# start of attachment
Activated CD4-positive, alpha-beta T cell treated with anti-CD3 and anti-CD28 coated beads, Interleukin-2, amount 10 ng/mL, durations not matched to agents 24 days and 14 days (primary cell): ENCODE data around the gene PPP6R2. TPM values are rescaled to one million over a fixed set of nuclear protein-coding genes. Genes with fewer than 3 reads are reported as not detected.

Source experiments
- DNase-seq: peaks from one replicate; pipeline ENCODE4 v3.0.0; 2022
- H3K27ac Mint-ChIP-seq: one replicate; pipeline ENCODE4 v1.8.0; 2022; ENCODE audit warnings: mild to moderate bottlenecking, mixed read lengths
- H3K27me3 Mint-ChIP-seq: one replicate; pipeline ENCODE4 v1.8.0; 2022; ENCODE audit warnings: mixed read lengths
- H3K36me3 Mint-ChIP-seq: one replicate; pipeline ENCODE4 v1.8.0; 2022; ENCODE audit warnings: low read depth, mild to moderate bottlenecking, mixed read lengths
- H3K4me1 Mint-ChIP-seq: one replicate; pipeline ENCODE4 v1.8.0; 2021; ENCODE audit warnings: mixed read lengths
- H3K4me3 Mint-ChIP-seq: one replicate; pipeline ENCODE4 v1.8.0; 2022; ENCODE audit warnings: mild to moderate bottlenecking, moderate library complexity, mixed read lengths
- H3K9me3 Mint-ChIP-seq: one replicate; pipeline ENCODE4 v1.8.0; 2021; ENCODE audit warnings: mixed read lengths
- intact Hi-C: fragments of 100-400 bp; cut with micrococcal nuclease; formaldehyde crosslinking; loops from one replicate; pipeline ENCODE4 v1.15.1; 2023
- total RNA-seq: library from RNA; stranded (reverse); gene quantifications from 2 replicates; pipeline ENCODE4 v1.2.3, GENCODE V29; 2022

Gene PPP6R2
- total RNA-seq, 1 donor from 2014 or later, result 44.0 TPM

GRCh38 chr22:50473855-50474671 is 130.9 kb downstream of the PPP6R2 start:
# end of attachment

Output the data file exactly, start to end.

Activated CD4-positive, alpha-beta T cell treated with anti-CD3 and anti-CD28 coated beads, Interleukin-2, amount 10 ng/mL, durations not matched to agents 24 days and 14 days (primary cell): ENCODE data around the gene PPP6R2. TPM values are rescaled to one million over a fixed set of nuclear protein-coding genes. Genes with fewer than 3 reads are reported as not detected.

Source experiments
- DNase-seq: peaks from one replicate; pipeline ENCODE4 v3.0.0; 2022
- H3K27ac Mint-ChIP-seq: one replicate; pipeline ENCODE4 v1.8.0; 2022; ENCODE audit warnings: mild to moderate bottlenecking, mixed read lengths
- H3K27me3 Mint-ChIP-seq: one replicate; pipeline ENCODE4 v1.8.0; 2022; ENCODE audit warnings: mixed read lengths
- H3K36me3 Mint-ChIP-seq: one replicate; pipeline ENCODE4 v1.8.0; 2022; ENCODE audit warnings: low read depth, mild to moderate bottlenecking, mixed read lengths
- H3K4me1 Mint-ChIP-seq: one replicate; pipeline ENCODE4 v1.8.0; 2021; ENCODE audit warnings: mixed read lengths
- H3K4me3 Mint-ChIP-seq: one replicate; pipeline ENCODE4 v1.8.0; 2022; ENCODE audit warnings: mild to moderate bottlenecking, moderate library complexity, mixed read lengths
- H3K9me3 Mint-ChIP-seq: one replicate; pipeline ENCODE4 v1.8.0; 2021; ENCODE audit warnings: mixed read lengths
- intact Hi-C: fragments of 100-400 bp; cut with micrococcal nuclease; formaldehyde crosslinking; loops from one replicate; pipeline ENCODE4 v1.15.1; 2023
- total RNA-seq: library from RNA; stranded (reverse); gene quantifications from 2 replicates; pipeline ENCODE4 v1.2.3, GENCODE V29; 2022

Gene PPP6R2
- total RNA-seq, 1 donor from 2014 or later, result 44.0 TPM

GRCh38 chr22:50473855-50474671 is 130.9 kb downstream of the PPP6R2 start: